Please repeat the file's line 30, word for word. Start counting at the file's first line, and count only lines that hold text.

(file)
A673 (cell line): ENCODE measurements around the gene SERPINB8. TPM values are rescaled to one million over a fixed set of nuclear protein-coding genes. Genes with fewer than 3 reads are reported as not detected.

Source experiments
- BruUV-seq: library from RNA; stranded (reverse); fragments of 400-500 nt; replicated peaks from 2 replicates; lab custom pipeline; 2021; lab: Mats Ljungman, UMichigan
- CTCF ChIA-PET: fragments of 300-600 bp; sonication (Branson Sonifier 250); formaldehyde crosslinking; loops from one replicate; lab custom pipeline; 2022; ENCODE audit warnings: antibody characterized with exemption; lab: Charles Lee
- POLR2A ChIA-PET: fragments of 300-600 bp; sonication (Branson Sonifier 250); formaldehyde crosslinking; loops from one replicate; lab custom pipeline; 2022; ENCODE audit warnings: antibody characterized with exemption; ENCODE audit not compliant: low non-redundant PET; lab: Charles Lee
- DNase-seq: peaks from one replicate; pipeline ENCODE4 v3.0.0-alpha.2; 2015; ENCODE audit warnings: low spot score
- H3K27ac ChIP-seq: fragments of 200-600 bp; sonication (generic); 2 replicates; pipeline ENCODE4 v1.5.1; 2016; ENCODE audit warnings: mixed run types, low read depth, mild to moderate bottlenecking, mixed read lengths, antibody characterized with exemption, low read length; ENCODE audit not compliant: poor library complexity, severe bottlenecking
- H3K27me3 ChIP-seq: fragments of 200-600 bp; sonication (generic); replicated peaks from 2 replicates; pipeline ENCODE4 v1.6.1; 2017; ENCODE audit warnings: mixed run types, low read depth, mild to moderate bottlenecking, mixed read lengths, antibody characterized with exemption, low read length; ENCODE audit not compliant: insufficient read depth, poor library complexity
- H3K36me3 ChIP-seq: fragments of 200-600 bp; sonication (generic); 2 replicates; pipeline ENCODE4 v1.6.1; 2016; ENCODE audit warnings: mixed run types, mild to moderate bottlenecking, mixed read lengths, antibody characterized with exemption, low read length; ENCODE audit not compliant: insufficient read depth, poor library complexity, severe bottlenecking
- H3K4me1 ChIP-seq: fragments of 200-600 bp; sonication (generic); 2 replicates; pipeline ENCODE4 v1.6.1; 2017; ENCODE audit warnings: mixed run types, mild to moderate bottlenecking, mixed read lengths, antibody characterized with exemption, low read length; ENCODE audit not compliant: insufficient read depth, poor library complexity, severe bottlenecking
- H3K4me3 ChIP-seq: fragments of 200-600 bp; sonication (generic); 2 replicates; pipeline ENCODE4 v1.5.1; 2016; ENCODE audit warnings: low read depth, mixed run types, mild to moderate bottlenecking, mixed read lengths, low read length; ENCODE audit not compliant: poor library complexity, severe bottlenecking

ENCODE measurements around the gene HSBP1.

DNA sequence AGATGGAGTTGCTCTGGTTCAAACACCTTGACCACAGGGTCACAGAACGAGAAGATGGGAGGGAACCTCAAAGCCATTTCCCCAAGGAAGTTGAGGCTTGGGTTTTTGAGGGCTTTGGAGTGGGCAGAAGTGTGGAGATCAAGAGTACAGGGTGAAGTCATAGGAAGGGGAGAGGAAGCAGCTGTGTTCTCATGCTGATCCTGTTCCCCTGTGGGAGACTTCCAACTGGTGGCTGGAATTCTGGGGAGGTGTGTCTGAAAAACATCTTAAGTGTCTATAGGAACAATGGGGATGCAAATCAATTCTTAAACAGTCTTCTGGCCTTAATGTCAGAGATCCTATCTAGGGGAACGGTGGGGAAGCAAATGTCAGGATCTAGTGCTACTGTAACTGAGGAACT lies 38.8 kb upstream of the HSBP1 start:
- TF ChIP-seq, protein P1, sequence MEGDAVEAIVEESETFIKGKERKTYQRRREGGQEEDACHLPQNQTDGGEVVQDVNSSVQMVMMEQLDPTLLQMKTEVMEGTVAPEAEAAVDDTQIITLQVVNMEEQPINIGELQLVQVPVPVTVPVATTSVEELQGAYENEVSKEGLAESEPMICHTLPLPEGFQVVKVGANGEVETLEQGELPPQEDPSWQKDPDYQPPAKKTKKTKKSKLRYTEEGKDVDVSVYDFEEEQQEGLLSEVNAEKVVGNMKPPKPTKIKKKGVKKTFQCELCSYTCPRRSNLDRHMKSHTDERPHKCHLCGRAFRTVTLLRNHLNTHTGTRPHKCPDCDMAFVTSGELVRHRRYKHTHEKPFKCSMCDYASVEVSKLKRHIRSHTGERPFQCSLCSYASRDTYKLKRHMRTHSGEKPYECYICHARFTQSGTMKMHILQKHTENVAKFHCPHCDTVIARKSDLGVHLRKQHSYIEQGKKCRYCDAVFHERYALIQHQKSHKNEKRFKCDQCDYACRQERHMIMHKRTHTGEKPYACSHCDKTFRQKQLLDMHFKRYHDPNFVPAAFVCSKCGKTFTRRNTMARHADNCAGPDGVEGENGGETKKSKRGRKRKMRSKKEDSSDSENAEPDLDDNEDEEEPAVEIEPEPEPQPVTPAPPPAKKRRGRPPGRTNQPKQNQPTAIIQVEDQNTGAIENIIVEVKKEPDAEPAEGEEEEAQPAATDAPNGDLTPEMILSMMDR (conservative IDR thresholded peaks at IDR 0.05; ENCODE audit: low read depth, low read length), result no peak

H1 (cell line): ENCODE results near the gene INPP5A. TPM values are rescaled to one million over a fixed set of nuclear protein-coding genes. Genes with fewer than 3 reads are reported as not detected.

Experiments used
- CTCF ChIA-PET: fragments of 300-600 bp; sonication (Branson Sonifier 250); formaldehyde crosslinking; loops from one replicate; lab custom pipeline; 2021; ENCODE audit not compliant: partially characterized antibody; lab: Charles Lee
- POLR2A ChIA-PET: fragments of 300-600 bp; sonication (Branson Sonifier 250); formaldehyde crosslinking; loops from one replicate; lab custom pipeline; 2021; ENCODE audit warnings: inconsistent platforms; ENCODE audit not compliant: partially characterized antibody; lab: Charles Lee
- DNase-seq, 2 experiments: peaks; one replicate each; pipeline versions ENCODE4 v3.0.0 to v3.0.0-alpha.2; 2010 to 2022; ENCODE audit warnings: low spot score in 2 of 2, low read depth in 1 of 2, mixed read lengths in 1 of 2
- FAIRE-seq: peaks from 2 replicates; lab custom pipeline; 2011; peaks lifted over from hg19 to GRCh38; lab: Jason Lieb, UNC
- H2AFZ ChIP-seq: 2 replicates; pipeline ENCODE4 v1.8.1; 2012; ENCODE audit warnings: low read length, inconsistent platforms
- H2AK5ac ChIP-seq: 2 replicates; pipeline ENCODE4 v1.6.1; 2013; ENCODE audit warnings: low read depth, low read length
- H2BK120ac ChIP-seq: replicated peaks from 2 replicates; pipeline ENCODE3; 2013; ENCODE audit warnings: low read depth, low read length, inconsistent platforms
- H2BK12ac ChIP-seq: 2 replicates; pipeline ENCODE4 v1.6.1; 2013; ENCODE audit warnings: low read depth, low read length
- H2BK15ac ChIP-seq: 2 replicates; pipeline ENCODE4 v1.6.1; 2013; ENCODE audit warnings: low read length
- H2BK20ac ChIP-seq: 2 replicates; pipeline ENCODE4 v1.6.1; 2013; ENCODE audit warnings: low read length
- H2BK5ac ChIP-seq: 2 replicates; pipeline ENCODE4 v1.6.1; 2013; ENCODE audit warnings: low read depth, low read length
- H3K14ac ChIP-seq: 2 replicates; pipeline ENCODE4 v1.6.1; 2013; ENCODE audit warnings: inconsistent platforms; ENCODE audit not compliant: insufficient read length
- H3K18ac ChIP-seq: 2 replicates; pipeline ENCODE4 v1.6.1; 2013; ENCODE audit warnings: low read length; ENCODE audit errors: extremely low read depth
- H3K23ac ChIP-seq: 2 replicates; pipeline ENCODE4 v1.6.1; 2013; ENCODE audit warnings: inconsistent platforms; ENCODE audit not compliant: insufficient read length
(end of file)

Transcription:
- H3K23ac ChIP-seq: 2 replicates; pipeline ENCODE4 v1.6.1; 2013; ENCODE audit warnings: inconsistent platforms; ENCODE audit not compliant: insufficient read length